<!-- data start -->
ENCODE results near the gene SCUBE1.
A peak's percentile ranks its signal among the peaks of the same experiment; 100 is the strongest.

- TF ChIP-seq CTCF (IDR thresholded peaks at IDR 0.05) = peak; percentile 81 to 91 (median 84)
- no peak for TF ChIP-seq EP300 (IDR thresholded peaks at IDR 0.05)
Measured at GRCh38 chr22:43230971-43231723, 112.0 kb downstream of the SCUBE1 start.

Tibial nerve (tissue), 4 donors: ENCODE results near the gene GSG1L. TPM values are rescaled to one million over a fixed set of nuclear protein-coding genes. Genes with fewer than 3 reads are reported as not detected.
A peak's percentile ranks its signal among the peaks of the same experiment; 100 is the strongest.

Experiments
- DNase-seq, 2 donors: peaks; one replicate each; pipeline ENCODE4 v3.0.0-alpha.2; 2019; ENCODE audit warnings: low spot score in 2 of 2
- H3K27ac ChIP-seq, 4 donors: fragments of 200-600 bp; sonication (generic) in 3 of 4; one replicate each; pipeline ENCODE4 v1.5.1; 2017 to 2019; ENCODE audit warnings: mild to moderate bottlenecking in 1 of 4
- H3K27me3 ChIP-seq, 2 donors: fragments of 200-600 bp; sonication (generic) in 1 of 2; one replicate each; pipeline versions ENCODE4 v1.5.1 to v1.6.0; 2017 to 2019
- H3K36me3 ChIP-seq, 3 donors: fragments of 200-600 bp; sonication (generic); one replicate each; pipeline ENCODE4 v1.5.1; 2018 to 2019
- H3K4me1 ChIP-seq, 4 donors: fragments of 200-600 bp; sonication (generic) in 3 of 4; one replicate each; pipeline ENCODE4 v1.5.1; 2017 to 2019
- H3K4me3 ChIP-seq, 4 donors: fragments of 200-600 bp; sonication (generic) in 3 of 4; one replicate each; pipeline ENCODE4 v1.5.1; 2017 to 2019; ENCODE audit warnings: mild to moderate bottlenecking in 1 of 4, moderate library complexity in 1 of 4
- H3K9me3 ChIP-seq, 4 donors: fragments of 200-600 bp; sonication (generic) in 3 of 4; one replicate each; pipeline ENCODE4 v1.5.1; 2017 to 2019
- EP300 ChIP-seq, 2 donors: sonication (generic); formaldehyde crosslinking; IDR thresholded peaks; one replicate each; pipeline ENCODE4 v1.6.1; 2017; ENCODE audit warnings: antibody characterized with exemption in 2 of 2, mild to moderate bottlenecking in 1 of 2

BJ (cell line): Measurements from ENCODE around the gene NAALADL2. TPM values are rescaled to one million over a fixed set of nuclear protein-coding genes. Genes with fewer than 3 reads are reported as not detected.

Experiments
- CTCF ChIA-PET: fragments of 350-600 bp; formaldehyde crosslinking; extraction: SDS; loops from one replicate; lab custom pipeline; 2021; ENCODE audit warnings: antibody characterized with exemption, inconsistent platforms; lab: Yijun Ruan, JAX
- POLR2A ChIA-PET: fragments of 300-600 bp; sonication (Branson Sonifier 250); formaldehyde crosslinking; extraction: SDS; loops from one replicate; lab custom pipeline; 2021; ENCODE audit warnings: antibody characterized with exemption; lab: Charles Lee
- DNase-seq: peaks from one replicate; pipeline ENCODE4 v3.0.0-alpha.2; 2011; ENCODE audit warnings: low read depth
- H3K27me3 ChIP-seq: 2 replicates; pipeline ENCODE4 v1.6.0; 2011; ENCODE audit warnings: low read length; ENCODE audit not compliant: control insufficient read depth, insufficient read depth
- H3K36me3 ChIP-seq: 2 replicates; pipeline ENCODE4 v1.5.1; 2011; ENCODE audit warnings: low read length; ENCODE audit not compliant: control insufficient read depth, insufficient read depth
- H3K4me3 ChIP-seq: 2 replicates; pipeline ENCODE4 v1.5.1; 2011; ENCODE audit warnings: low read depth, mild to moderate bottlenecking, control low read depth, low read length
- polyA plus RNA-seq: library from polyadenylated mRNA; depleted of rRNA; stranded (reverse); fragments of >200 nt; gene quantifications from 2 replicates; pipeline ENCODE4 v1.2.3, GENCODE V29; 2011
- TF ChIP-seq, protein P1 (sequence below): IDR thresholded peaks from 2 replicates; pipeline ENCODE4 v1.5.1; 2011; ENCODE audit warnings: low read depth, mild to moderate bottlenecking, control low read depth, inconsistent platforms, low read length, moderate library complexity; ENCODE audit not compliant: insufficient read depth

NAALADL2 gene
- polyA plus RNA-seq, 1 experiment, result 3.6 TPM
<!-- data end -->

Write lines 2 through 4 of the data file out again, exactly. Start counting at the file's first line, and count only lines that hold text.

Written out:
A peak's percentile ranks its signal among the peaks of the same experiment; 100 is the strongest.

- TF ChIP-seq CTCF (IDR thresholded peaks at IDR 0.05) = peak; percentile 81 to 91 (median 84)
- no peak for TF ChIP-seq EP300 (IDR thresholded peaks at IDR 0.05)